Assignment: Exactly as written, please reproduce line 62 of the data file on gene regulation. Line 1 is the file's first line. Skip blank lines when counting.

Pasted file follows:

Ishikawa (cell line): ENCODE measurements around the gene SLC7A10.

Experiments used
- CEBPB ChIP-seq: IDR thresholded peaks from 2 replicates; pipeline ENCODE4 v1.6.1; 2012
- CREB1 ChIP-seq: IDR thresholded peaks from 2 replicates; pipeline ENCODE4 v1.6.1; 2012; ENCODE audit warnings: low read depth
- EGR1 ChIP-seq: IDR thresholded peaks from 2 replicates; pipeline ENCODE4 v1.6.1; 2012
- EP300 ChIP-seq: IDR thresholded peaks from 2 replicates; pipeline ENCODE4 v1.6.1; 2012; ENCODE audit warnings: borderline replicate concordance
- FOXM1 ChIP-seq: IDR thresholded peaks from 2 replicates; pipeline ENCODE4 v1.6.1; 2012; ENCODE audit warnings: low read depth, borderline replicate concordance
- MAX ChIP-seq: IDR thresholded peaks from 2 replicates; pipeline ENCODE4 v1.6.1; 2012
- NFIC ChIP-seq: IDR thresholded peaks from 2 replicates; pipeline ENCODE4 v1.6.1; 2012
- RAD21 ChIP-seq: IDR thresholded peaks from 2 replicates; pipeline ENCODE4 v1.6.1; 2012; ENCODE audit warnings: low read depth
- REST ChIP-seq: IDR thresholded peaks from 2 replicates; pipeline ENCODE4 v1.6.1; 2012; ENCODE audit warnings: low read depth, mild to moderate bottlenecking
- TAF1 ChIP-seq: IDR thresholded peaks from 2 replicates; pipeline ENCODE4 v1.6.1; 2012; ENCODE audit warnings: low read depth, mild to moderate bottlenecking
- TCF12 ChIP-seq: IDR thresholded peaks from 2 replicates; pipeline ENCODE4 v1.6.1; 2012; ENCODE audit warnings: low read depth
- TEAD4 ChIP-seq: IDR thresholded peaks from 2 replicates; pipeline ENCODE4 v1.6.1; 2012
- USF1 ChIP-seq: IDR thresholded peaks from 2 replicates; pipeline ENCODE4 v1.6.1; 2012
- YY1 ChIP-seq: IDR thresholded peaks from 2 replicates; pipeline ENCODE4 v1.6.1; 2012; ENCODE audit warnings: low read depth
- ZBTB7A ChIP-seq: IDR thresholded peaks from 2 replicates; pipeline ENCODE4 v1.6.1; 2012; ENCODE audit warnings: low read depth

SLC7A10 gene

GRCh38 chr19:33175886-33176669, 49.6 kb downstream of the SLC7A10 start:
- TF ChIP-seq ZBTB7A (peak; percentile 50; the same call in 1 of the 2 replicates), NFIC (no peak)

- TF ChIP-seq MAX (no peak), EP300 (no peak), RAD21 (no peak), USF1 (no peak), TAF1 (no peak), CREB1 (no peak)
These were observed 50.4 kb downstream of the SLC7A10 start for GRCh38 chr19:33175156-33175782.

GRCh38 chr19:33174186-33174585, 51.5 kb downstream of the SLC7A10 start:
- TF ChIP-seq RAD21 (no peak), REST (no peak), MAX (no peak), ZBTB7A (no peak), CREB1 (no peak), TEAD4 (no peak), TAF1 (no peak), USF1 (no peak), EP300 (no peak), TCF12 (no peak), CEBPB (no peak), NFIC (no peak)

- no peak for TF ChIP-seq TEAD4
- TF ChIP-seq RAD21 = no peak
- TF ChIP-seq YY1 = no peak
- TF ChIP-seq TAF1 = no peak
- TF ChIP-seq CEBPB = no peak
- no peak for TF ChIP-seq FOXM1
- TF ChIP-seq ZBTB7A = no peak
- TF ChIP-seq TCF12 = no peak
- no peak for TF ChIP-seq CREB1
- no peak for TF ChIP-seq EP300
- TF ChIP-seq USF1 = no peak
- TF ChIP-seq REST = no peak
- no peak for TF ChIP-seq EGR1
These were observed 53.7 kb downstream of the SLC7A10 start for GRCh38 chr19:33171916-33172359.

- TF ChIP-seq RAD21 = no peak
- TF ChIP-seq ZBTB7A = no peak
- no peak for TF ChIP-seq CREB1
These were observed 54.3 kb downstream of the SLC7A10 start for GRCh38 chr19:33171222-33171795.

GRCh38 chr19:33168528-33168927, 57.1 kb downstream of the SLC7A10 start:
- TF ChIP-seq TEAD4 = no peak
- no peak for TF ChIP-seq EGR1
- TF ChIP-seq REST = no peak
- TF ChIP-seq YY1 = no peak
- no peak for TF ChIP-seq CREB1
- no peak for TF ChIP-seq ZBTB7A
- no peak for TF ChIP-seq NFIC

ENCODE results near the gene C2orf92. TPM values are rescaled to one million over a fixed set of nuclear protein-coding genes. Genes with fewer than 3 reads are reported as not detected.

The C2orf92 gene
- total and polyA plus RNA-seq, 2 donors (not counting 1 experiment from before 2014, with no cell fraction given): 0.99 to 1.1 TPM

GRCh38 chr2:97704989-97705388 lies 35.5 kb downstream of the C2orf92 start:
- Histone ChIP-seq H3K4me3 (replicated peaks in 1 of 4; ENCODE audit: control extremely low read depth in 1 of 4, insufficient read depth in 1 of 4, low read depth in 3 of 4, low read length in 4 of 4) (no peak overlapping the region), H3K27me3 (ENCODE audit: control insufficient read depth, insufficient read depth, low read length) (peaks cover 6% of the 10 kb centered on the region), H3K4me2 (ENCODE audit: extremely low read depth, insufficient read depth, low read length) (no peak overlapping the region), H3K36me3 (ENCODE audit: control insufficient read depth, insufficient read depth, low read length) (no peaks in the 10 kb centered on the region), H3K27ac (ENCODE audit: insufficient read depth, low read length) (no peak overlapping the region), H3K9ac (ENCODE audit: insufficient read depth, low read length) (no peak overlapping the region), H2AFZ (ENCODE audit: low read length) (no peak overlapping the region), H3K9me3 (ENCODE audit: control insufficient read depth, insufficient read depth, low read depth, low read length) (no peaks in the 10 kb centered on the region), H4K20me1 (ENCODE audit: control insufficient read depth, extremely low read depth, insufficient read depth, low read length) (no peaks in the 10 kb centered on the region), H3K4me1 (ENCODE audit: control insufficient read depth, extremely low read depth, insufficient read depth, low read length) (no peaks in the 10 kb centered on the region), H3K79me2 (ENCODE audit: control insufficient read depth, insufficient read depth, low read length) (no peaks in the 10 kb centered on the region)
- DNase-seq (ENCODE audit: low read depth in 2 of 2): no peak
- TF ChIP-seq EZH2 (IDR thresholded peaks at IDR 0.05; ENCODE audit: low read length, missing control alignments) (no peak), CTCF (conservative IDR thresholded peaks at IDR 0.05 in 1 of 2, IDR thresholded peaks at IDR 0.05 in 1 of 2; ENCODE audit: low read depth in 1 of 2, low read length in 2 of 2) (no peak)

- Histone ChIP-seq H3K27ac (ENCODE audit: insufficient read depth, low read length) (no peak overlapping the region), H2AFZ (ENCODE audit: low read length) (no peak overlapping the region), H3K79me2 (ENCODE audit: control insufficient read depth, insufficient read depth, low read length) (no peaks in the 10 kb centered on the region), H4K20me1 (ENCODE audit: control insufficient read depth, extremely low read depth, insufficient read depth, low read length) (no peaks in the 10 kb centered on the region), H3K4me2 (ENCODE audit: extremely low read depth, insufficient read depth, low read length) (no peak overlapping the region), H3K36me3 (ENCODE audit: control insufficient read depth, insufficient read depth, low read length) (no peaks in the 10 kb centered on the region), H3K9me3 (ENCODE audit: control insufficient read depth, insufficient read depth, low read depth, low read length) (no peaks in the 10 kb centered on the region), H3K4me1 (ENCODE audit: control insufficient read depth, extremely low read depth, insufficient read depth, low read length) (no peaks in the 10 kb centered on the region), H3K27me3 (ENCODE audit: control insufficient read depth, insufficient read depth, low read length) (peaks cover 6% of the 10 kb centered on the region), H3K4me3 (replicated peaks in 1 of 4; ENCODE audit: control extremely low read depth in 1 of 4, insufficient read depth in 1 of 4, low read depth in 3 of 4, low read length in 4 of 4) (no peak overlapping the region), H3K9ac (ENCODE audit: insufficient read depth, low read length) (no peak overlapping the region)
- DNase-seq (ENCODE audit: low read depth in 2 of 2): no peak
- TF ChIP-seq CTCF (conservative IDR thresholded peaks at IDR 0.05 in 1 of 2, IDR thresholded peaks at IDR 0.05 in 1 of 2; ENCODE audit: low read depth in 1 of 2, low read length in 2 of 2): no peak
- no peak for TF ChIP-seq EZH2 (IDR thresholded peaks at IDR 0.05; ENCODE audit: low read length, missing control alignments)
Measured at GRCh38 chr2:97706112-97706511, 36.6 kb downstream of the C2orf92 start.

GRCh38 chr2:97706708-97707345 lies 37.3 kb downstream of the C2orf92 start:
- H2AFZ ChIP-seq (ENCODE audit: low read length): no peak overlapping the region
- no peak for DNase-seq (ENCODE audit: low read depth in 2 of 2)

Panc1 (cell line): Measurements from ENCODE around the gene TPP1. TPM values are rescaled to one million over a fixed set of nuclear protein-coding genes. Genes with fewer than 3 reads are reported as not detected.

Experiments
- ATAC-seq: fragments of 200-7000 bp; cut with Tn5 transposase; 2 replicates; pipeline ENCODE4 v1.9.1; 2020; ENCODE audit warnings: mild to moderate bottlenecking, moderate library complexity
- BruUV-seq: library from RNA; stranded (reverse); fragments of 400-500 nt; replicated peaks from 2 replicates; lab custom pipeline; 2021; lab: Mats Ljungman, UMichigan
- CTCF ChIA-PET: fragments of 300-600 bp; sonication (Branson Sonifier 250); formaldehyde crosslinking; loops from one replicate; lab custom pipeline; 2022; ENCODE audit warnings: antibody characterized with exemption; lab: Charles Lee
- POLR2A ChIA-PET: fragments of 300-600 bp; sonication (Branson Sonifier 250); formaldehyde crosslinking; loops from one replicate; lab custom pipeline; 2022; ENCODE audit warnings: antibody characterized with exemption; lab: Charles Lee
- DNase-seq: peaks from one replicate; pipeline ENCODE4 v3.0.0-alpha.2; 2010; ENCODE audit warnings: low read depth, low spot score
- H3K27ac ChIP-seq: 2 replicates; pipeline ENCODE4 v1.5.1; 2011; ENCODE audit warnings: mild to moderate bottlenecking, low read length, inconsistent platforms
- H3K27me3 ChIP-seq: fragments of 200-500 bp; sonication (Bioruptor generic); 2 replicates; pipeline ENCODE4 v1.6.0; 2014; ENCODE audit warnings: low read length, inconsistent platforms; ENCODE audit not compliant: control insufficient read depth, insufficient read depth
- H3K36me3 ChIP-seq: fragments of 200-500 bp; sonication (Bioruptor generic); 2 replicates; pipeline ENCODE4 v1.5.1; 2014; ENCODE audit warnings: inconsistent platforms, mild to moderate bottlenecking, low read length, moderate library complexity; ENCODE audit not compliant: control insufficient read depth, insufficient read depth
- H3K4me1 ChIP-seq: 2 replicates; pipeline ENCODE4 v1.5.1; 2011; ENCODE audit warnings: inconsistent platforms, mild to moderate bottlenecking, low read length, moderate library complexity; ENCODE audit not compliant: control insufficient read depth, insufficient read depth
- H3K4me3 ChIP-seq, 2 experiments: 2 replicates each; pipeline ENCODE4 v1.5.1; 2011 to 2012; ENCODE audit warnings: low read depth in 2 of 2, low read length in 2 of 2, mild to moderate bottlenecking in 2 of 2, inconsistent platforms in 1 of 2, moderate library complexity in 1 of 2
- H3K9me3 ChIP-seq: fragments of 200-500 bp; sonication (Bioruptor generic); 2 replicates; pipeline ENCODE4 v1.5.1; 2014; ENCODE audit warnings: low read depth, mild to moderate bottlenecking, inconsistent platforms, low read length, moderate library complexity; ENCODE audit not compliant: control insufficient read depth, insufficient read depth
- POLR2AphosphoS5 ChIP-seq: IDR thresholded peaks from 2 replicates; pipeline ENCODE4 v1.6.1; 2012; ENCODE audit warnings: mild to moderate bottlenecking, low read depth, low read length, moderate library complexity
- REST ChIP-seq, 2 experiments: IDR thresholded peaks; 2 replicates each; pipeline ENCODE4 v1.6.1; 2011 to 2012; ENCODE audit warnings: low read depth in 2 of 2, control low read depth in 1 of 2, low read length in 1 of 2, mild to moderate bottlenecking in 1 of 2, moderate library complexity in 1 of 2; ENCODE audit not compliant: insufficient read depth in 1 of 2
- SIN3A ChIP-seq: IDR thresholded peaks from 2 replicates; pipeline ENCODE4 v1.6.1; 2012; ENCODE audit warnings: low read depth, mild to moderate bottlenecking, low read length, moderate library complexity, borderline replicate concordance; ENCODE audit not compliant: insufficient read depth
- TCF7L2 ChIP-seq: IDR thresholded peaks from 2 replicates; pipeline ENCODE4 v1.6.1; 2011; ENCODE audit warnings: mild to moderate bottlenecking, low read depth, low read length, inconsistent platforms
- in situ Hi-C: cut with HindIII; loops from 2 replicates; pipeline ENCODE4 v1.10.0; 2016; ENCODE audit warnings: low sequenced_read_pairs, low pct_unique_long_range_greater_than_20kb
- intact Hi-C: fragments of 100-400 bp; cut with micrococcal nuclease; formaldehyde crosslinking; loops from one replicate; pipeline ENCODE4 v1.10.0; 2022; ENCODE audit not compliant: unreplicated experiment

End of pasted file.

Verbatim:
Measured at GRCh38 chr2:97706112-97706511, 36.6 kb downstream of the C2orf92 start.